• Utah State Park Day Use Area: 17 µg/L
  • Swede Access: 4.3 µg/L

Cyanobacteria Cell Count Concentrations

All samples from June 20, 2018, were dominated by Dolichospermum, a  toxic genus of cyanobacteria. Cell-count densities exceeded health-based thresholds. The following cell counts were for toxigenic cyanobacteria only.

  • Lincoln Marina: >2.5 million cells per milliliter (cells/ml)
  • Sandy Beach: >1.4 million cells/ml
  • State Park Day Use Area: >539,000 cells/ml

Read the full press release.

DEQ’s Division of Drinking Water Makes Sure You Can #TrustYourTap

By Marie E. Owens

 

Photo Credit: Ned Horton

A cold glass of water during a summer softball game. A hot bath after a long day at work. Your toddler’s squeals of joy when you wrap her in a blanket straight from the dryer. A(nother) delicious Thanksgiving dinner with family and friends. The minty taste on your tongue after you brush your teeth. Clean sheets. Spaghetti.  Ice cubes. Lemonade. What do all these things have in common?

Safe, clean drinking water.

Have you ever stopped to think about how often you “interact” with water during the course of your day? Probably more than you think! That’s because clean, accessible drinking water is a basic human need…we need it for drinking, cooking, washing, and bathing. In fact, a study by the U.S. Department of Agriculture showed that the amount of water we drink can even have a significant impact on our mood.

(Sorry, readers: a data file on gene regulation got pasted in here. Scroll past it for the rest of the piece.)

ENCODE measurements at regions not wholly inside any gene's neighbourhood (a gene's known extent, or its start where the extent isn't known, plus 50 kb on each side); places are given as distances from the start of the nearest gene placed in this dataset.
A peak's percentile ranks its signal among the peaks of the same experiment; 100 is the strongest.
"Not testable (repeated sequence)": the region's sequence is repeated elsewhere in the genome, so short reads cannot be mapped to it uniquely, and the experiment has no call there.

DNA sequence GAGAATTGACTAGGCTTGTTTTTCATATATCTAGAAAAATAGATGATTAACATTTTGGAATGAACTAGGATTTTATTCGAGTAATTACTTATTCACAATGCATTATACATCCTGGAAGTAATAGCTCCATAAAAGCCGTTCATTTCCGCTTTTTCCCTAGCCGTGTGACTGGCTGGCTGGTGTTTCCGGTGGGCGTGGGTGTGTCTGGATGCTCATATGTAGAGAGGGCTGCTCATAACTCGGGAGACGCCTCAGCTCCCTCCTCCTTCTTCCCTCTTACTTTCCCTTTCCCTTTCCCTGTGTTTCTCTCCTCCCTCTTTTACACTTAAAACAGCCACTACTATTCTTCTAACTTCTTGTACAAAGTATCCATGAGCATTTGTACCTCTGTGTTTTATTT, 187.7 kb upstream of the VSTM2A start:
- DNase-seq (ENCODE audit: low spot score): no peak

Clean drinking water is a relatively new phenomenon. As recently as the early 1900’s, 1 in 70 Americans died from a waterborne disease before the age of 70. According to a 2009 report by the World Health Organization (WHO), 3.4 million people worldwide, many of them young children, die each year from water-related diseases, making it the leading cause of death and disease around the world. Tens of millions of others are sickened by water-related illnesses.

Fortunately, we have a large group of dedicated professionals in Utah who oversee the storage, treatment, and distribution of our drinking water, so you can feel confident about the water you use every day.

#TrustYourTap

Click for larger view.

DEQ’s Division of Drinking Water (DDW) created the #TrustYourTap initiative to introduce you to the people, processes, and laws that make it possible for you to #TrustYourTap. We’ll talk about how water systems treat drinking water, the laws in place to protect drinking-water sources and the treated water delivered to your home, and how DDW works with municipalities, drinking-water providers, water conservancy districts, and water operators to ensure there’s always clean drinking water available when you reach for your faucet. Topics will include:

  • The people who work behind the scenes to provide you with safe drinking water
  • The vast infrastructure that delivers your water, along with the costs associated with the construction and maintenance of that infrastructure
  • The monitoring required for raw (untreated) and finished (treated) water